(Society and Self, Critical Representations in Literature)

Son of a Smaller Hero is the story of an angry young man’s confused search for his identity. In what is generally regarded as an apprentice work, Mordecai Richler presents a fairly realistic story of a rebellious and rather self-centered hero who struggles to escape the restrictive identity that his ethnic community and his society would place on him.

Noah Adler is a second-generation Canadian, born and raised in the Montreal Jewish ghetto. His family’s strife and the religious and social strictures of his milieu, which he finds stifling, impel him to leave in search of freedom and selfhood in the gentile world. That world, too, fails to fulfill the hero’s quest. Through a literature class, Noah meets Professor Theo Hall, who befriends him and takes him into his home. Soon, Hall’s wife, Miriam, does more than befriend their boarder and eventually leaves her husband to live with Noah. The romance, so passionately pursued by Noah at first, fades rather quickly when he discovers that the possessive love of and responsibility for an older woman can turn into its own kind of ghetto.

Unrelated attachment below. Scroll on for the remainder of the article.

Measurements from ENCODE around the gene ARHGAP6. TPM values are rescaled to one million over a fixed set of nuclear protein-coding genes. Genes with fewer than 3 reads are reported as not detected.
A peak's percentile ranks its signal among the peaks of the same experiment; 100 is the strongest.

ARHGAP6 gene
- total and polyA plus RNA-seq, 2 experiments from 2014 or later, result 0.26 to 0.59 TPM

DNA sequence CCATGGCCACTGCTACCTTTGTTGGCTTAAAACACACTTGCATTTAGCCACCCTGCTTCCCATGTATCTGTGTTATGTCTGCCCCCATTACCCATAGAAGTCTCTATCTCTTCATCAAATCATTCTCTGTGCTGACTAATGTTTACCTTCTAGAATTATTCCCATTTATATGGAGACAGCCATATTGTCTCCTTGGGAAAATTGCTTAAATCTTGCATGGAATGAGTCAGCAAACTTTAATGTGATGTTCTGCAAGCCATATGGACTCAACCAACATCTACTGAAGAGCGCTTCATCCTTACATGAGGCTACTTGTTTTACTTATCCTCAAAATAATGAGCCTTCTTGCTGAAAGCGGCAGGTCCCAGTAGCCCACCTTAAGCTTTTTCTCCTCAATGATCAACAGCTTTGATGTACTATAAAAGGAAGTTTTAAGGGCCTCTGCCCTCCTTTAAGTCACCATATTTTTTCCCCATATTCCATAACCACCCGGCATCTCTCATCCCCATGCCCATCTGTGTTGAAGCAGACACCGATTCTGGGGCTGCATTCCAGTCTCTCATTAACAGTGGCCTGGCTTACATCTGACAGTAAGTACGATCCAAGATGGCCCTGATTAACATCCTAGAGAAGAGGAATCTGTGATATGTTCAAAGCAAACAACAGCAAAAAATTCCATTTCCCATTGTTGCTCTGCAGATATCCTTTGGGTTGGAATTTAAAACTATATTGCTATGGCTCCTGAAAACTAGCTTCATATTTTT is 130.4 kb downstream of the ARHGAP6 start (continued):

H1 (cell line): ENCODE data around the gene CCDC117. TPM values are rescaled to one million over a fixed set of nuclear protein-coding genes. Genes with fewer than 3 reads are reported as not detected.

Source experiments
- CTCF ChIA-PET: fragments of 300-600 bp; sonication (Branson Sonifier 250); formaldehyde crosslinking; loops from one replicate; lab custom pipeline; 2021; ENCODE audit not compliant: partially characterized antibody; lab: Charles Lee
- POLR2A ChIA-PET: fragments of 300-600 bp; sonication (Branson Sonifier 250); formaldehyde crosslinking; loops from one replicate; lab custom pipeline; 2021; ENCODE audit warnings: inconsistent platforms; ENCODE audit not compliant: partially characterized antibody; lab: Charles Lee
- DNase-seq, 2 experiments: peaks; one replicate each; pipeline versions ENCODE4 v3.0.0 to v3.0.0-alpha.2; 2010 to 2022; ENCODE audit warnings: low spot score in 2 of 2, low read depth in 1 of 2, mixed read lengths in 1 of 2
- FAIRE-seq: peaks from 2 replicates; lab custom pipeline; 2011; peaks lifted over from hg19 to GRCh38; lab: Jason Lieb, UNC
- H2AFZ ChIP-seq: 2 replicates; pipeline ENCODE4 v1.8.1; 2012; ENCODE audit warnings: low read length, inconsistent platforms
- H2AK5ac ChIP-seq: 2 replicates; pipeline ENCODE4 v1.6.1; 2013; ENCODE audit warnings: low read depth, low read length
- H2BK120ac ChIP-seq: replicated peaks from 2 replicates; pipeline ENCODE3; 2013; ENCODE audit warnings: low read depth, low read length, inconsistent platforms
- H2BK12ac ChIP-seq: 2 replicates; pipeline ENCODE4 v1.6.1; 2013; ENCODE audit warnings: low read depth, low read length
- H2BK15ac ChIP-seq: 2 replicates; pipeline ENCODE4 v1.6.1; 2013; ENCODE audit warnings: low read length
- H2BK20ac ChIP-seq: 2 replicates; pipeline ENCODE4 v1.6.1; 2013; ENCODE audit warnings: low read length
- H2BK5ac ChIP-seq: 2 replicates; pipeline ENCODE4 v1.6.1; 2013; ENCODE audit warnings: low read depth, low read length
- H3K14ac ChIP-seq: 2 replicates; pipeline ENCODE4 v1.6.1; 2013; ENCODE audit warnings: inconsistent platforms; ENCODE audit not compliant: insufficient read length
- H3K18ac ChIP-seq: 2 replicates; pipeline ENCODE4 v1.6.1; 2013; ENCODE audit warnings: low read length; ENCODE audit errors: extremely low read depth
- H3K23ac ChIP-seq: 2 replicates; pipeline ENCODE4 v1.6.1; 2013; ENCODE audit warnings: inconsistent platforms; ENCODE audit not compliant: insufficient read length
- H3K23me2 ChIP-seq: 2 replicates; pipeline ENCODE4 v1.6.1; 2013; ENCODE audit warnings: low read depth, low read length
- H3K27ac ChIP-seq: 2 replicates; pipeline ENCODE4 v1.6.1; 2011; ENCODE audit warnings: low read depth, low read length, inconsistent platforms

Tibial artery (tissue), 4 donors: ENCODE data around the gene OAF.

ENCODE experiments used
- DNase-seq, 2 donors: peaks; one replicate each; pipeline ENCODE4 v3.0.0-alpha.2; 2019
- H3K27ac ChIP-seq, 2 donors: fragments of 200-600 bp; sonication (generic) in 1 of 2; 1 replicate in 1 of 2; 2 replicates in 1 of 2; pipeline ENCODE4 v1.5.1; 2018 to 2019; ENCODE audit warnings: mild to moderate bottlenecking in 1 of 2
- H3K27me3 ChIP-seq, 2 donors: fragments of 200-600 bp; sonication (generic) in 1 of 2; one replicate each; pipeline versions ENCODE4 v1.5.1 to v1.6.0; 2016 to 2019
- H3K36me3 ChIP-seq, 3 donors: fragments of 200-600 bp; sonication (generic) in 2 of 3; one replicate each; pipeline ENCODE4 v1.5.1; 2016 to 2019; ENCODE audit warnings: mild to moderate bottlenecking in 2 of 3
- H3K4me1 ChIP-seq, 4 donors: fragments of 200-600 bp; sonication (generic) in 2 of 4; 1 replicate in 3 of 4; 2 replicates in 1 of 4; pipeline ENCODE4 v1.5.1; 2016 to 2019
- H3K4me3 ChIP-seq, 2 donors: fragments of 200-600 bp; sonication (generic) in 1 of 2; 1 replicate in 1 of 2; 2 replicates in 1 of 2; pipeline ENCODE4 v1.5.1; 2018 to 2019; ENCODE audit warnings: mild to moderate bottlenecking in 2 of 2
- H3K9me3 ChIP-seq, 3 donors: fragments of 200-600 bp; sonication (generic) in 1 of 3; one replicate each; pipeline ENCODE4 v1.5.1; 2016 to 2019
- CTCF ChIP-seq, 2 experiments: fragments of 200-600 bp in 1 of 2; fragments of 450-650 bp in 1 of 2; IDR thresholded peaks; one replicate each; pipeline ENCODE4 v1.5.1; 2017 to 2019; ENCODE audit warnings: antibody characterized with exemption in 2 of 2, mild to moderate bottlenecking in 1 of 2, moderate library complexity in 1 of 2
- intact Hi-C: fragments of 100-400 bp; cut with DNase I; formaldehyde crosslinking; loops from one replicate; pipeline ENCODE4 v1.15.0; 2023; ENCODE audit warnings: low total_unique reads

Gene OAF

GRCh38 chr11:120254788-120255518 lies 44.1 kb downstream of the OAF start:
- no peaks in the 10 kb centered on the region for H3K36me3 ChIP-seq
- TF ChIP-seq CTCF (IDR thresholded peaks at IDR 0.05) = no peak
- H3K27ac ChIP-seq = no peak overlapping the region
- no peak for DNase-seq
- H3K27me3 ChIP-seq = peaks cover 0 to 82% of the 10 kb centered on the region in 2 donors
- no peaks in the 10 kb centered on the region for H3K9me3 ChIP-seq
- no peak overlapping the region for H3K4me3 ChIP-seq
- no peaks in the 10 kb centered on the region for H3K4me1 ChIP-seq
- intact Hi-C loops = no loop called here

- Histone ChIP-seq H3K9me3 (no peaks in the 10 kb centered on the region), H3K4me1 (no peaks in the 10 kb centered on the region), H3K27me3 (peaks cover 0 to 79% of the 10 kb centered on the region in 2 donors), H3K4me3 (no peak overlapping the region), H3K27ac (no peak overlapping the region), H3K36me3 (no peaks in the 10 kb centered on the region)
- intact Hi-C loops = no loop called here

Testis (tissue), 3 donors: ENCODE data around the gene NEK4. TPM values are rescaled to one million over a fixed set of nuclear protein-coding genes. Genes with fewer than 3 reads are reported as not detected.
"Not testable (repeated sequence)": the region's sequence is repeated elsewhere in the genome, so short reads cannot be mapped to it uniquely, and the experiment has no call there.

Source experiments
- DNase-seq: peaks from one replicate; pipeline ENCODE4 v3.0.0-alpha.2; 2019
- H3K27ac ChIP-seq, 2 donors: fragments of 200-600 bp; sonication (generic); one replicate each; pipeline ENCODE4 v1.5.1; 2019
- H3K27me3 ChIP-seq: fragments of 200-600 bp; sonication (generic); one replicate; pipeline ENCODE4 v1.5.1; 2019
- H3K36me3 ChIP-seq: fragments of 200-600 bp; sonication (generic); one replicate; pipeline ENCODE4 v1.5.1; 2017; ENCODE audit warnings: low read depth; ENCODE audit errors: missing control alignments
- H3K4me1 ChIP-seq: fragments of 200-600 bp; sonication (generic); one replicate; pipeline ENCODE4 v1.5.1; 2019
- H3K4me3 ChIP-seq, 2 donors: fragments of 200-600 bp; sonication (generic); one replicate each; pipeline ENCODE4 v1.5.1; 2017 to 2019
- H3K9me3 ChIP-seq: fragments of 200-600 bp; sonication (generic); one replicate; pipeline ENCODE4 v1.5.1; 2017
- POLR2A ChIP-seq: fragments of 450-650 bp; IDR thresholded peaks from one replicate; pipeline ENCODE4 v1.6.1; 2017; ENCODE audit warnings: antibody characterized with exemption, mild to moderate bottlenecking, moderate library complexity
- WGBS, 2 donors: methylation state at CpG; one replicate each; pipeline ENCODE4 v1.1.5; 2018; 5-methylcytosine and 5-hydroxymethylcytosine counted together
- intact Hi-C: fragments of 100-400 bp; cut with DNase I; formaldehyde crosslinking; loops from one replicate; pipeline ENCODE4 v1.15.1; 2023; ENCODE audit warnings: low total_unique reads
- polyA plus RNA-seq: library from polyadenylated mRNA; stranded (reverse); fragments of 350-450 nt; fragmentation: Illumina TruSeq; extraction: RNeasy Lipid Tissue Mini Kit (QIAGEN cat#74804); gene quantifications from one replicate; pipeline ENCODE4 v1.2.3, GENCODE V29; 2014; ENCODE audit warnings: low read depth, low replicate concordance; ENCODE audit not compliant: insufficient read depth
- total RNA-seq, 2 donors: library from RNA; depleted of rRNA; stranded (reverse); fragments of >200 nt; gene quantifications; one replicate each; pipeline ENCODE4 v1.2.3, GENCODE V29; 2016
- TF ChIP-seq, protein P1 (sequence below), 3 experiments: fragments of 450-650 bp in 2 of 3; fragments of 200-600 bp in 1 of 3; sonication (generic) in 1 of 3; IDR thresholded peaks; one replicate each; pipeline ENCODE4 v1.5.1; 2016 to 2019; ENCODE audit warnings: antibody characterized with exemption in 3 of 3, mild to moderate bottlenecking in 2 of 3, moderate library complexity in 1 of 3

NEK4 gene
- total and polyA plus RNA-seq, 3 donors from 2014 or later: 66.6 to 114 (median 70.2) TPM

In addition, the ghetto of his upbringing still has its hold on him. When his father dies in a fire, Noah abandons Miriam and returns to his family, no longer the adolescent rebel that he was. Neither has he become a quiescent conformist. When the Jewish community attempts to raise his feckless father to sainthood, he demurs. When his rich Uncle Max...

(The entire section is 423 words.)


(Society and Self, Critical Representations in Literature)

Suggested Readings

Davidson, Arnold E. Mordecai Richler. New York: Frederick Ungar, 1983.

Ramraj, Victor J. Mordecai Richler. Boston: Twayne, 1983.

Woodcock, George. Mordecai Richler. Toronto: McClelland and Stewart, 1971.